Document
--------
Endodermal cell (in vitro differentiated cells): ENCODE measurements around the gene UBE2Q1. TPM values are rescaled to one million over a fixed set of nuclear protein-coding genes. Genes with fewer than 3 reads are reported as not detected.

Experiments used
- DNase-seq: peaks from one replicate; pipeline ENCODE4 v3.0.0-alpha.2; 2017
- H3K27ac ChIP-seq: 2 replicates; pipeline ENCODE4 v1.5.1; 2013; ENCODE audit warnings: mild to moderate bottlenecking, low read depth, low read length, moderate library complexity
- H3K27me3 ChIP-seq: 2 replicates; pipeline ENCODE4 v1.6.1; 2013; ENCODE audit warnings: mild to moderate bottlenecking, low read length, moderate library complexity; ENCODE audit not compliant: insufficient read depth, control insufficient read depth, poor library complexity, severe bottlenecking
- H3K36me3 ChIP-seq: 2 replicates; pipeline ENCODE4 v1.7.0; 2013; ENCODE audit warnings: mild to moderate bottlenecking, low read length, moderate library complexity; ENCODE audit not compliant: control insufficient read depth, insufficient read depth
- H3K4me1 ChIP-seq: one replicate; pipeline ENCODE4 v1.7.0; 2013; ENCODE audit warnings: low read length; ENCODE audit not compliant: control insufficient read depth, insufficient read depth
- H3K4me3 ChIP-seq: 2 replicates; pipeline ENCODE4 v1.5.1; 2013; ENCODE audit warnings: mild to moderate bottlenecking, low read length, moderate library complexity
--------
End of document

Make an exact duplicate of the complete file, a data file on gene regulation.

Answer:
Endodermal cell (in vitro differentiated cells): ENCODE measurements around the gene UBE2Q1. TPM values are rescaled to one million over a fixed set of nuclear protein-coding genes. Genes with fewer than 3 reads are reported as not detected.

Experiments used
- DNase-seq: peaks from one replicate; pipeline ENCODE4 v3.0.0-alpha.2; 2017
- H3K27ac ChIP-seq: 2 replicates; pipeline ENCODE4 v1.5.1; 2013; ENCODE audit warnings: mild to moderate bottlenecking, low read depth, low read length, moderate library complexity
- H3K27me3 ChIP-seq: 2 replicates; pipeline ENCODE4 v1.6.1; 2013; ENCODE audit warnings: mild to moderate bottlenecking, low read length, moderate library complexity; ENCODE audit not compliant: insufficient read depth, control insufficient read depth, poor library complexity, severe bottlenecking
- H3K36me3 ChIP-seq: 2 replicates; pipeline ENCODE4 v1.7.0; 2013; ENCODE audit warnings: mild to moderate bottlenecking, low read length, moderate library complexity; ENCODE audit not compliant: control insufficient read depth, insufficient read depth
- H3K4me1 ChIP-seq: one replicate; pipeline ENCODE4 v1.7.0; 2013; ENCODE audit warnings: low read length; ENCODE audit not compliant: control insufficient read depth, insufficient read depth
- H3K4me3 ChIP-seq: 2 replicates; pipeline ENCODE4 v1.5.1; 2013; ENCODE audit warnings: mild to moderate bottlenecking, low read length, moderate library complexity